Techniques, senses and emotions: polishing in the Bronze Age Eastern Mediterranean


An archaeological object: raw material, volume, form, but also texture, temperature, sensation. It is the intention of the craftsman that we tried to attend, by studying Bronze Age polished objects of the Eastern Mediterranean (Crete, Egypt, Near East; 3000-1000 BC). By applying an interdisciplinary approach that combines ethnography, archaeology and tribology (science of wear, friction and lubrication), we studied traditional stone polishing at Mahabalipuram (India, Tamil Nadu) and Tenos (Greece) and demonstrated that the technical action conveys senses and emotions and requires developed sensory abilities. Technical choices appeared related to the desired surface (smooth, matt, shiny etc.). The surface topography of archaeological and ethnographic samples was measured and polish characterised by a multi-scale analysis based on the method of continuous wavelets transform (CWT). Finally, we considered the sensorial perception of the polish by using an ‘‘haptic tribometer". Using this methodology we were able to show a variability of polished surfaces within different production centres within the study area. This variability reflects the intention of the technical action and a cultural perception of the surface. These results stimulated the introduction of new experiences in Museum exhibitions where visitors are invited to discover sensory properties of polished objects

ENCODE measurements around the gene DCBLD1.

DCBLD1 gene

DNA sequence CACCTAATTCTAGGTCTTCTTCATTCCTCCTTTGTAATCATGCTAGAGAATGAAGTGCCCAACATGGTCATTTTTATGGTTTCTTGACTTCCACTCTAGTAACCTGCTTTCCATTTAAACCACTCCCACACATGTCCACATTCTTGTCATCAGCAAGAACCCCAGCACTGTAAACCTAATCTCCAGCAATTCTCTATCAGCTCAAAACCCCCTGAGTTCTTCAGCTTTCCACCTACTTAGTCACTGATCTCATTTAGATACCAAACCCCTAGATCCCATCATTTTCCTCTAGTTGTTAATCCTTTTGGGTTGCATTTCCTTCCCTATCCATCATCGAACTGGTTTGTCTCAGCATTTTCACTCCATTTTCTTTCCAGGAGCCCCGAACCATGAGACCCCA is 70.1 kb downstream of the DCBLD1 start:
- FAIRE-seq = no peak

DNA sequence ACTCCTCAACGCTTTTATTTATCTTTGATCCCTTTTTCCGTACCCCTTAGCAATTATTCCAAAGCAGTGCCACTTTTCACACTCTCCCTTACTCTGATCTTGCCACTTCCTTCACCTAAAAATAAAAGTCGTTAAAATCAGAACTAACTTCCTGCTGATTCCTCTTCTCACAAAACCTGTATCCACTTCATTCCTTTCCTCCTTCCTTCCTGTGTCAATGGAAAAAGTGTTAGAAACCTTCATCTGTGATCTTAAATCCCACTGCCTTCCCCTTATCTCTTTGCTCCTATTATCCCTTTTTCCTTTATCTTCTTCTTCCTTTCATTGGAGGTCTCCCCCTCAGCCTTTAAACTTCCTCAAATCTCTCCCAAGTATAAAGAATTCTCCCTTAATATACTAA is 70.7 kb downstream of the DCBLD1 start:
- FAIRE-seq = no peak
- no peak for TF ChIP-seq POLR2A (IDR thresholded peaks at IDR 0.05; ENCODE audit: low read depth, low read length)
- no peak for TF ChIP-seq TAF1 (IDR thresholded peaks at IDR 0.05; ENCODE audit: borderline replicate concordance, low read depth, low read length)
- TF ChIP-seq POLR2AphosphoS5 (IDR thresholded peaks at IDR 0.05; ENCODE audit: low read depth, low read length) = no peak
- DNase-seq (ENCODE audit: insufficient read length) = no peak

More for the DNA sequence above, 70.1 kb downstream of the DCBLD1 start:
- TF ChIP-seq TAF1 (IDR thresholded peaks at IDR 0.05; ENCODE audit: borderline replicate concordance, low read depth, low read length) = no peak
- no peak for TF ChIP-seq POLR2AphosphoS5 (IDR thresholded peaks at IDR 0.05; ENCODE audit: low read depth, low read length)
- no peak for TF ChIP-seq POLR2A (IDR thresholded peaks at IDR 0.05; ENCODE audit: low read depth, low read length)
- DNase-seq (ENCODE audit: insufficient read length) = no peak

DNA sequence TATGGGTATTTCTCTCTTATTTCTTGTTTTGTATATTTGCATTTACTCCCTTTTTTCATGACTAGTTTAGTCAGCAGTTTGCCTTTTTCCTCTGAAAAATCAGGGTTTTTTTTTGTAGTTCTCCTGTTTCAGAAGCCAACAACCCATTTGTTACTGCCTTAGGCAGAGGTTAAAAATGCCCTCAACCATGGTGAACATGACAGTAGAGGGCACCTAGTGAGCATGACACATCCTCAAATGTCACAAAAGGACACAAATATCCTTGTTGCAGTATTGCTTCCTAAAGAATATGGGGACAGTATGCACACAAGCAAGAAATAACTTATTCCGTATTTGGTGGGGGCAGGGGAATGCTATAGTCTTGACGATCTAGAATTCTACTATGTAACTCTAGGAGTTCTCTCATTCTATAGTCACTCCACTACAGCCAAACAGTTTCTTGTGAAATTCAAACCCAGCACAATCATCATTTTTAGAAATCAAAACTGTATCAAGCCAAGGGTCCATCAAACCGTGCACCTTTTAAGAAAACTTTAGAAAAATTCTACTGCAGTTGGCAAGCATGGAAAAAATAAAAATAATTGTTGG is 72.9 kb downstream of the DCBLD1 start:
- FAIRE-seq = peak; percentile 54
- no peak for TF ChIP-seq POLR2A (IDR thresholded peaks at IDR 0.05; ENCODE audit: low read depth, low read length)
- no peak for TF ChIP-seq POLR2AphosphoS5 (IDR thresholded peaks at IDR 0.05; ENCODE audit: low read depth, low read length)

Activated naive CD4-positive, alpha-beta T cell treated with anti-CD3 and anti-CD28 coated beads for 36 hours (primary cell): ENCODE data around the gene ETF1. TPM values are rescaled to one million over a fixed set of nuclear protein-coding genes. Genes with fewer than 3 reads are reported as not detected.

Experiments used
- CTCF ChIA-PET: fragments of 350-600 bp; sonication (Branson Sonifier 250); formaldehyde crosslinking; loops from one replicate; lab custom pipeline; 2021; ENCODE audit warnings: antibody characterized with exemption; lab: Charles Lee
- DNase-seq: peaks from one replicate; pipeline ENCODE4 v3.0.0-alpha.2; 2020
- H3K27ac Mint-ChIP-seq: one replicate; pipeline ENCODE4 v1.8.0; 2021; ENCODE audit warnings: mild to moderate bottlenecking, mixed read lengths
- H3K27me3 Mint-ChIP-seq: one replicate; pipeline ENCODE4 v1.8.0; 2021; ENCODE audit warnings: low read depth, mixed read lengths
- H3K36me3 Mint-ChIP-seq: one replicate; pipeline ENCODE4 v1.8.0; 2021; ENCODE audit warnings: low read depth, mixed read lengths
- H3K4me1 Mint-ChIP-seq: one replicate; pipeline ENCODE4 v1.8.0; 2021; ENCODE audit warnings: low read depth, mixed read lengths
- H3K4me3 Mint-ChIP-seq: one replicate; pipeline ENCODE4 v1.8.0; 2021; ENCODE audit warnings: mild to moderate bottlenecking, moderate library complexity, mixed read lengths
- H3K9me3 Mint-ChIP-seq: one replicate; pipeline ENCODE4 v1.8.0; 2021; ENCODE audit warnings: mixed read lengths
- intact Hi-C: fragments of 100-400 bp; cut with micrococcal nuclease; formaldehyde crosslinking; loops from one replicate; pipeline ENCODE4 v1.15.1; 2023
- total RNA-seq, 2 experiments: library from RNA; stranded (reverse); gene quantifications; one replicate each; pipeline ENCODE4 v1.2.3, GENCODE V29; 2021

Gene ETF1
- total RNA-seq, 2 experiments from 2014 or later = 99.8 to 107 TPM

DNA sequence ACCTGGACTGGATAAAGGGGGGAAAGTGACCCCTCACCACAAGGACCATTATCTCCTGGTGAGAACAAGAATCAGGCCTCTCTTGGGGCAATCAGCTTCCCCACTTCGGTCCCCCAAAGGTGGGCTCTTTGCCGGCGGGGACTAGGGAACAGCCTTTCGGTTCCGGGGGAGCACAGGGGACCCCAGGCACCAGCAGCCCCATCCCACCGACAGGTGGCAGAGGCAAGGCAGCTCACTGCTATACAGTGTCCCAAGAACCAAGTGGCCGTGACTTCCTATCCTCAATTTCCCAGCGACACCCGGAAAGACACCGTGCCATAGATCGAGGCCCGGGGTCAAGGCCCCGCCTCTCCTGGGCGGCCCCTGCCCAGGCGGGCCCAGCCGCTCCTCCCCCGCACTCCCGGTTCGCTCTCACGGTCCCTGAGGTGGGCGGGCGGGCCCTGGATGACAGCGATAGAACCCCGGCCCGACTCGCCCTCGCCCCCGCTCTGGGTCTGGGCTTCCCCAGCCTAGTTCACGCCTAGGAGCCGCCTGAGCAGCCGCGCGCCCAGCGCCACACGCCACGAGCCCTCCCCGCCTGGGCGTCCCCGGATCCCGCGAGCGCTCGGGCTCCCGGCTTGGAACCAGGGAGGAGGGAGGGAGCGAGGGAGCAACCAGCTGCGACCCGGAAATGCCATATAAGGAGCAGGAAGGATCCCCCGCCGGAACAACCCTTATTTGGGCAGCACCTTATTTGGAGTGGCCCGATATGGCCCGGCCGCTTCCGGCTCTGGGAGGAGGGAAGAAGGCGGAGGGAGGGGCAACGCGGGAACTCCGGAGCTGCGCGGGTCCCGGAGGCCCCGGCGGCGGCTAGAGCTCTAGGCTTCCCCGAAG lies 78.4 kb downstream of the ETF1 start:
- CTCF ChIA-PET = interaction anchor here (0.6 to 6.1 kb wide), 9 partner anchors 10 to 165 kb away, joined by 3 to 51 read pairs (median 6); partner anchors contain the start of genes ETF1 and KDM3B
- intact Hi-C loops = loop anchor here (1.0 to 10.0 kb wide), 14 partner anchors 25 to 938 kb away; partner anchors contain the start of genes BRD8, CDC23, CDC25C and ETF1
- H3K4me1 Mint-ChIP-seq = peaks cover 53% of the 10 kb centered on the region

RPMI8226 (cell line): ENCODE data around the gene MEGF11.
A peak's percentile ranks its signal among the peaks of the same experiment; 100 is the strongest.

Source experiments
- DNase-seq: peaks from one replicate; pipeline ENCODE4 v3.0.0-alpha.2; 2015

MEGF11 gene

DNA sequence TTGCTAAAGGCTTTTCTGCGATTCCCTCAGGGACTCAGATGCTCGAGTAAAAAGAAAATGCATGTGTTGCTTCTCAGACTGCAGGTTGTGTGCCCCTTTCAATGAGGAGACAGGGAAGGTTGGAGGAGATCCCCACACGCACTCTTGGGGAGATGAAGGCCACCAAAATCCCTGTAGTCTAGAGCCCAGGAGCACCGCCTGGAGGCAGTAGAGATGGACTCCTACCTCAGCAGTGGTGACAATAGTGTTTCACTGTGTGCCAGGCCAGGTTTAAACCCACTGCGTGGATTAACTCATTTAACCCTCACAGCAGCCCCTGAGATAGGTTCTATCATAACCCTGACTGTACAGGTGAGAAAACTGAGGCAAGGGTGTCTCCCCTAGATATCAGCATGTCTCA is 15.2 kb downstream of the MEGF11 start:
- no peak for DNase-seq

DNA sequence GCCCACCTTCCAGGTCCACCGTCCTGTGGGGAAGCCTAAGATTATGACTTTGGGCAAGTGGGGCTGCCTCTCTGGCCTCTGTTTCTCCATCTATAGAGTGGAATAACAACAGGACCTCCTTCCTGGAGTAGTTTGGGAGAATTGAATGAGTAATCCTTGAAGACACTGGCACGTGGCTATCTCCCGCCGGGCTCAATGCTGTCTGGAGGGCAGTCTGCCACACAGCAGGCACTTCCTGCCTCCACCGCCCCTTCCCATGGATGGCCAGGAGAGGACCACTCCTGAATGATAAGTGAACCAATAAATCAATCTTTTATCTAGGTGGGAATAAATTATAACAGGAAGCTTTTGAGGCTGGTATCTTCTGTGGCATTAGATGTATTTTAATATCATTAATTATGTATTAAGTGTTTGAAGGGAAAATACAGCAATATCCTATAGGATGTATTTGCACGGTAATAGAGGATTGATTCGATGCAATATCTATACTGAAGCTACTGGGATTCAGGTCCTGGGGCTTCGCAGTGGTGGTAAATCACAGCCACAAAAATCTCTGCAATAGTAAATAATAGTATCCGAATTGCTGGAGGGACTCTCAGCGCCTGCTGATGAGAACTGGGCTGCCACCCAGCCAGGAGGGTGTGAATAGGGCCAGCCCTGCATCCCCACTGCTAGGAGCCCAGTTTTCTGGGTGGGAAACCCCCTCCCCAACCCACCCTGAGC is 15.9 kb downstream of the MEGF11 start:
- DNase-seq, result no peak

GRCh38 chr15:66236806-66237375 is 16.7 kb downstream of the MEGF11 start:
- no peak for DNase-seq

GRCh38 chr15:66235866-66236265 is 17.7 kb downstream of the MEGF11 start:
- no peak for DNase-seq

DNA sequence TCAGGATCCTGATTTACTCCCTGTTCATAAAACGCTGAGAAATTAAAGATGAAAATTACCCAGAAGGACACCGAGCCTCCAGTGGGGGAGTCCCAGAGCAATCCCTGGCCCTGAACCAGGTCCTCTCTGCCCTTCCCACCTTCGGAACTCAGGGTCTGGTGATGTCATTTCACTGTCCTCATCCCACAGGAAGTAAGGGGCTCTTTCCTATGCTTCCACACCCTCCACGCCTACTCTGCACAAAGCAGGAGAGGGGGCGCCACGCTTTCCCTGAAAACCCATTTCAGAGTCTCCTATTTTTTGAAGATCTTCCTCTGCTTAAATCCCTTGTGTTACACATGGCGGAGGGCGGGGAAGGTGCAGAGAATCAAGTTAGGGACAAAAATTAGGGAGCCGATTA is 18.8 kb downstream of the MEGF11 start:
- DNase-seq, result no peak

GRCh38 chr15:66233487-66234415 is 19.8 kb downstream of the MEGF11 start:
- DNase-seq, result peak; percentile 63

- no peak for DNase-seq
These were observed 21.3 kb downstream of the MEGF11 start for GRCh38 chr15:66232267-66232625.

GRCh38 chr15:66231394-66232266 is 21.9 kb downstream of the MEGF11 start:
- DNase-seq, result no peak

SAA 2015 abstracts made available in tDAR courtesy of the Society for American Archaeology and Center for Digital Antiquity Collaborative Program to improve digital data in archaeology. If you are the author of this presentation you may upload your paper, poster, presentation, or associated data (up to 3 files/30MB) for free. Please visit for instructions and more information.

Cite this Record

Techniques, senses and emotions: polishing in the Bronze Age Eastern Mediterranean. Haris Procopiou, Roberto Vargiolu, Hassan Zahouani. Presented at The 80th Annual Meeting of the Society for American Archaeology, San Francisco, California. 2015 ( tDAR id: 396499)


Geographic Keywords

Spatial Coverage

min long: -11.074; min lat: 37.44 ; max long: 50.098; max lat: 70.845 ;